Sorry, Rakdos Players!

Red and black? I just would not risk 100K on Lightning Bolt and Demonic Tutor, even if they are excellent cards. Some cards that are normally powerful like Dockside Extortionist, Jeska's Will, and Blasphemous Act are all much less effective when used in a 1v1. Furthermore, black brings the obvious to the table: a boatload of tutor effects, which is normally a good thing. But here, there's a problem.

Just Counter It

Regularly I counter a tutor instead of what was tutored up. This is contrary to normal Magic logic, and has tilted many players I've played. This is the right move in many cases in multiplayer, but not always. In a 1v1? It's correct every single time. The following cards, and cards like them, are why.

Countering lands is exceedingly difficult, and there are more than a few that can ruin your day. Either version of Boseiju can prove a massive headache in many scenarios. Cavern of Souls obviously gives your opponent uncounterable creatures for the rest of the game. Strip Mine can ruin your mana base and, if you have two lands up for a counter, they can kill one and then safely make their play.

Next, there are plenty of uncounterable spells, some of which we spoke about already. Allosaurus Shepherd turns every counter in your hand into a brick for the rest of the game. Talk about game-winning.

What about cards like Ulamog, the Ceaseless Hunger or Emrakul, the Promised End that heavily impact the gamestate even when they do get countered? There are more than a few "when cast" cards that do not care about resolving.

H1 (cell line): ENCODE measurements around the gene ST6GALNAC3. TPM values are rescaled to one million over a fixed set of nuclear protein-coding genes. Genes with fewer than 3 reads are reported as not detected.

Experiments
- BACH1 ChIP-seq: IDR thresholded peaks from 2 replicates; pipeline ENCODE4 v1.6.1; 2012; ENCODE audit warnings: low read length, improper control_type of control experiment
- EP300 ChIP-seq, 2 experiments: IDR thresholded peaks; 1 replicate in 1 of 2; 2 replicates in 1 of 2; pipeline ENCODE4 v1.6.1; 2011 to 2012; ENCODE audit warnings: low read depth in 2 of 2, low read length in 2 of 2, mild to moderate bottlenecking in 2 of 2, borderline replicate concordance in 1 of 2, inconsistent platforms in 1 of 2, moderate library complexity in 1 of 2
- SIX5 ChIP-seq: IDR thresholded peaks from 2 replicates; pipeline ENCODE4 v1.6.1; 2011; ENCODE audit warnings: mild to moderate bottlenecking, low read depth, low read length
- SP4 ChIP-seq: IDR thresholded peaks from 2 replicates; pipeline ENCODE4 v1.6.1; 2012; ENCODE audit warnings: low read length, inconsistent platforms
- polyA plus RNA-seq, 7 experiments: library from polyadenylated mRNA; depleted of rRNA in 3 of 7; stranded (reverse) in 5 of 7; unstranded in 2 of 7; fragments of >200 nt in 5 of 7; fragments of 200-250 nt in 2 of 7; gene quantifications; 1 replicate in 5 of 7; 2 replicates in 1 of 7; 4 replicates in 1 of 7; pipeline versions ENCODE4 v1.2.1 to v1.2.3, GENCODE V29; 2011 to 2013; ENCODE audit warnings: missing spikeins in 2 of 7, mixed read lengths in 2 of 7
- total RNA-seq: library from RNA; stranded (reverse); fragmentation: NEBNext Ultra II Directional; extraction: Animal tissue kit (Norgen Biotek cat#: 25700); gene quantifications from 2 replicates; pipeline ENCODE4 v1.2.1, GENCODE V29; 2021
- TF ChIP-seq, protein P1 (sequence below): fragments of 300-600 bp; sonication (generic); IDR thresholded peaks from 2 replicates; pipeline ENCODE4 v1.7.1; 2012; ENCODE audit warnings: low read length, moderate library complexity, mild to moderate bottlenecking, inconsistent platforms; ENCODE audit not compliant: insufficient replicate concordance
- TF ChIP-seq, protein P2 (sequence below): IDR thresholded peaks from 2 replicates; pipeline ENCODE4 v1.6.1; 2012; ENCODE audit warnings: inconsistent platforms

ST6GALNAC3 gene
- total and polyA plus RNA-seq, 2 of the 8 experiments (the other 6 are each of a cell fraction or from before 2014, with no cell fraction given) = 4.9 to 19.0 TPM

Allowing an opponent to dig through their deck is a demonstrably bad idea. Keep this in mind and don't let them do it!

There's Jail, and There's Super Jail

We've talked a lot about how to control the game and not let our opponent get an early start by leaning into a controlling archetype. This begs the question of how we are going to close out the game. It's as simple as letting the other player quit. For $100,000, I'm not taking any chances. I am stacking the sandbags high until my arms fall off. The best part about these commanders, though, is that we have the potential to both pile on various stax effects and slowly win at the same time with creatures.

Ding Dong, Your Ability to Play Magic Is Gone

It's extremely hard to play Magic without mana. All of these cards do a very good job of removing mana from the equation. We are essentially countering or removing everything for the first few turns, and then attacking the mana base as of turn four. Finally, no matter which commander we pick, we are aided by untap effects, card draw, or cost reduction so we can always keep ahead of the curve.

Once the Lands Are Locked Down, the Wincon Emerges

Winning in twenty turns is still a win. I see no point in taking a risk, so any creature will do. Hatebears with stax effects will be more than adequate to take the win as a side effect of controlling the game. Simple and effective, "bears" have been finishing games since '93.

Good Luck Out There!

Even assuming that the number of people following Mr. Post on Whatnot doubles in the next day before selection, each person would have a 1 in 20,000 chance to get invited. This is a lot more probable than winning the lottery. If you were lucky enough to be picked, what deck would you bring versus Post Malone? Let me know in the comments.